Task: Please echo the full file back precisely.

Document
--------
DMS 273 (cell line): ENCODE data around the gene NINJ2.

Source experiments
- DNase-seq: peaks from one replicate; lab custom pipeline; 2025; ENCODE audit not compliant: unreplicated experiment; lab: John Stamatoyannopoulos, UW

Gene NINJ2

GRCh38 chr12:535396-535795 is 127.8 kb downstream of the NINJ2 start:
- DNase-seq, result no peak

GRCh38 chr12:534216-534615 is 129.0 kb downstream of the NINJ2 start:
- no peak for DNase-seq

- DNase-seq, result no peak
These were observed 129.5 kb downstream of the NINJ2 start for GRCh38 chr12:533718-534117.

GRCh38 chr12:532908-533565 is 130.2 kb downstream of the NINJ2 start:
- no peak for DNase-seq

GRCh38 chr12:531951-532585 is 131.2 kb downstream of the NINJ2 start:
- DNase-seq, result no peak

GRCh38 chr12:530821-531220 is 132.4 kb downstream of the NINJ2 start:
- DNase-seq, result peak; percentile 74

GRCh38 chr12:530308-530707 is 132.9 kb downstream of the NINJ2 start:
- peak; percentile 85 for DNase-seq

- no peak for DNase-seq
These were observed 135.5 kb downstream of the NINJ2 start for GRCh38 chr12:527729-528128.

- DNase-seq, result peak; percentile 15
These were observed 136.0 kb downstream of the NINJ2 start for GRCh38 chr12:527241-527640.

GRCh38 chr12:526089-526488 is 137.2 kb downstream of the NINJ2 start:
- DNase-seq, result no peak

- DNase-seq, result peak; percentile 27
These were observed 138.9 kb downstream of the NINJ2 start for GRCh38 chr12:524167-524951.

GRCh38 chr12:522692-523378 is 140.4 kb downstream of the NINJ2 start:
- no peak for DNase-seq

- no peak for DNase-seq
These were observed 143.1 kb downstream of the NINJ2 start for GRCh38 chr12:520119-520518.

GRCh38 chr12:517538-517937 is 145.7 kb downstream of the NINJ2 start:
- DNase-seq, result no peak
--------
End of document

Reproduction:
DMS 273 (cell line): ENCODE data around the gene NINJ2.

Source experiments
- DNase-seq: peaks from one replicate; lab custom pipeline; 2025; ENCODE audit not compliant: unreplicated experiment; lab: John Stamatoyannopoulos, UW

Gene NINJ2

GRCh38 chr12:535396-535795 is 127.8 kb downstream of the NINJ2 start:
- DNase-seq, result no peak

GRCh38 chr12:534216-534615 is 129.0 kb downstream of the NINJ2 start:
- no peak for DNase-seq

- DNase-seq, result no peak
These were observed 129.5 kb downstream of the NINJ2 start for GRCh38 chr12:533718-534117.

GRCh38 chr12:532908-533565 is 130.2 kb downstream of the NINJ2 start:
- no peak for DNase-seq

GRCh38 chr12:531951-532585 is 131.2 kb downstream of the NINJ2 start:
- DNase-seq, result no peak

GRCh38 chr12:530821-531220 is 132.4 kb downstream of the NINJ2 start:
- DNase-seq, result peak; percentile 74

GRCh38 chr12:530308-530707 is 132.9 kb downstream of the NINJ2 start:
- peak; percentile 85 for DNase-seq

- no peak for DNase-seq
These were observed 135.5 kb downstream of the NINJ2 start for GRCh38 chr12:527729-528128.

- DNase-seq, result peak; percentile 15
These were observed 136.0 kb downstream of the NINJ2 start for GRCh38 chr12:527241-527640.

GRCh38 chr12:526089-526488 is 137.2 kb downstream of the NINJ2 start:
- DNase-seq, result no peak

- DNase-seq, result peak; percentile 27
These were observed 138.9 kb downstream of the NINJ2 start for GRCh38 chr12:524167-524951.

GRCh38 chr12:522692-523378 is 140.4 kb downstream of the NINJ2 start:
- no peak for DNase-seq

- no peak for DNase-seq
These were observed 143.1 kb downstream of the NINJ2 start for GRCh38 chr12:520119-520518.

GRCh38 chr12:517538-517937 is 145.7 kb downstream of the NINJ2 start:
- DNase-seq, result no peak